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Oct. 27 (Bloomberg) -- China’s benchmark money-market rate rose to the highest level this month after the central bank drained cash from the financial system for a second week.
The seven-day repurchase rate, which measures interbank funding availability, rose for a third day as banks hoarded cash to boost capital to meet month-end requirements, according to Peng Hao, a bond trader at Fudian Bank Co. The People’s Bank of China withdrew a net 19 billion yuan ($3 billion) of capital this week, compared with 22 billion yuan of withdrawals in the five days through Oct. 21, according to Guo Caomin, a bond analyst at Industrial Bank Co.
“The central bank is now trying to manage liquidity through open-market operations at the moment,” said Kunming- based Peng. “It’s more flexible than reserve requirement ratio hikes.”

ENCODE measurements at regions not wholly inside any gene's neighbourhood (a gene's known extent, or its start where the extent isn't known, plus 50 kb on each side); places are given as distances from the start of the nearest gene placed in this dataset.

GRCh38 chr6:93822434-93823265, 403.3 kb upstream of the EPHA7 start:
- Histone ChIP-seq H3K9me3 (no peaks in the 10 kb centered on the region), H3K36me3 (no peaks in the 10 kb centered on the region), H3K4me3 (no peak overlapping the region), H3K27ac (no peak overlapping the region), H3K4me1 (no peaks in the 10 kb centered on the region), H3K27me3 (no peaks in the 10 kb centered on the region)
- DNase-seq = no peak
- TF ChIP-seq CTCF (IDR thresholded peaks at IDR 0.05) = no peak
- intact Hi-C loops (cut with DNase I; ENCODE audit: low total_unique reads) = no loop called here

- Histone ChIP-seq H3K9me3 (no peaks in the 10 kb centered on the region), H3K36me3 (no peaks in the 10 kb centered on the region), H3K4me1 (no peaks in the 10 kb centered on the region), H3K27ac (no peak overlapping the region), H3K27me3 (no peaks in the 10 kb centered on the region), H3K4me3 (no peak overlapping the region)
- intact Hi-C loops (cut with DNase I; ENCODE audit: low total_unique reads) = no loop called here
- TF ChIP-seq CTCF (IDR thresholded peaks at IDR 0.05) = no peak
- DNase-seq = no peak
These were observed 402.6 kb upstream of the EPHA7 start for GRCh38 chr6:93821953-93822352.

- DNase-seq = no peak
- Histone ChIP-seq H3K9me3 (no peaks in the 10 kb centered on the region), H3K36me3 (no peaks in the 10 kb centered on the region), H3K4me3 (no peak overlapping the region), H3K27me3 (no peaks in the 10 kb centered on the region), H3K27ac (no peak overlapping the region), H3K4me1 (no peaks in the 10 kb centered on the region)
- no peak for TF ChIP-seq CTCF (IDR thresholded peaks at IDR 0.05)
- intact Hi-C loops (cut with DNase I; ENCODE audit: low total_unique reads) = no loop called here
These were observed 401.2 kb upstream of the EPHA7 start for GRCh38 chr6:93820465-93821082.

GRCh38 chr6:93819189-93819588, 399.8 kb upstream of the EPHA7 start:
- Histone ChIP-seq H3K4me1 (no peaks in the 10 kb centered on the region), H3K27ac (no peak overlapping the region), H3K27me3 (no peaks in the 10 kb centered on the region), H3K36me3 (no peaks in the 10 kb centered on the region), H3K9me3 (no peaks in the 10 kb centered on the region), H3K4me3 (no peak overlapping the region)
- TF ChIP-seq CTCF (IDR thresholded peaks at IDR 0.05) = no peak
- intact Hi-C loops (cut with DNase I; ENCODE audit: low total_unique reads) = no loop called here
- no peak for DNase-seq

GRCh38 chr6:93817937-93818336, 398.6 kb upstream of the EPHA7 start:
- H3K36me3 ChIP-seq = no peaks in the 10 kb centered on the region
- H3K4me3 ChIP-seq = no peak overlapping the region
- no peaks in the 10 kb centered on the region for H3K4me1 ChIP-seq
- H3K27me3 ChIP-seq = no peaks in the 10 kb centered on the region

The seven-day repurchase rate gained 42 basis points to 4.53 percent as of 10:51 a.m. in Shanghai, according to a weighted average rate compiled by the National Interbank Funding Center. It touched 4.56 percent, the highest level since Sept. 30.
The one-year swap contract, the fixed cost needed to receive the floating seven-day repurchase rate, rose five basis points to 3.69 percent, climbing for a seventh day, according to data compiled by Bloomberg.
Six banks, including the nation’s five biggest lenders, will set aside more cash on Nov. 7 after policy makers broadened the scope of reserve requirements to include customers’ margin deposits in August, according to Guo at Industrial Bank in Shanghai. That may lock up around 140 billion yuan of capital, Guo estimated.
The central bank kept the yield on three-month bills unchanged at 3.1618 percent for a ninth sale, according to a statement on the regulator’s website today. It didn’t issue any repurchase contracts.
The yield on the 3.9 percent government bond due September 2012 was unchanged at 3.19 percent, according to the Interbank Funding Center. A basis point is 0.01 percentage point.
--Judy Chen. Editors: Sandy Hendry, Anil Varma
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